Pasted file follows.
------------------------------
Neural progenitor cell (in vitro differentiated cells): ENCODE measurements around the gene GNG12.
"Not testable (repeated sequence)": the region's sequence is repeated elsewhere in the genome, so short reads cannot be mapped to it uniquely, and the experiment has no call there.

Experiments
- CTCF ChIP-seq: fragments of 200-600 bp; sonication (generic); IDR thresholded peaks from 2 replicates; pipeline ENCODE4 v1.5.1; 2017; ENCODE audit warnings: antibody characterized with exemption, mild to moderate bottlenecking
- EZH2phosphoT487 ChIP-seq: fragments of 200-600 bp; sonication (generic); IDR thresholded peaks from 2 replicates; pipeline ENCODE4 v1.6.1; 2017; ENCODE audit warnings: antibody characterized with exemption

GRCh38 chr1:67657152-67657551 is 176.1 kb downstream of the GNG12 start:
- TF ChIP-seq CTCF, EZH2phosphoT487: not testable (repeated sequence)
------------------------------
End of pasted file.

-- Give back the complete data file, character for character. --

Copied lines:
Neural progenitor cell (in vitro differentiated cells): ENCODE measurements around the gene GNG12.
"Not testable (repeated sequence)": the region's sequence is repeated elsewhere in the genome, so short reads cannot be mapped to it uniquely, and the experiment has no call there.

Experiments
- CTCF ChIP-seq: fragments of 200-600 bp; sonication (generic); IDR thresholded peaks from 2 replicates; pipeline ENCODE4 v1.5.1; 2017; ENCODE audit warnings: antibody characterized with exemption, mild to moderate bottlenecking
- EZH2phosphoT487 ChIP-seq: fragments of 200-600 bp; sonication (generic); IDR thresholded peaks from 2 replicates; pipeline ENCODE4 v1.6.1; 2017; ENCODE audit warnings: antibody characterized with exemption

GRCh38 chr1:67657152-67657551 is 176.1 kb downstream of the GNG12 start:
- TF ChIP-seq CTCF, EZH2phosphoT487: not testable (repeated sequence)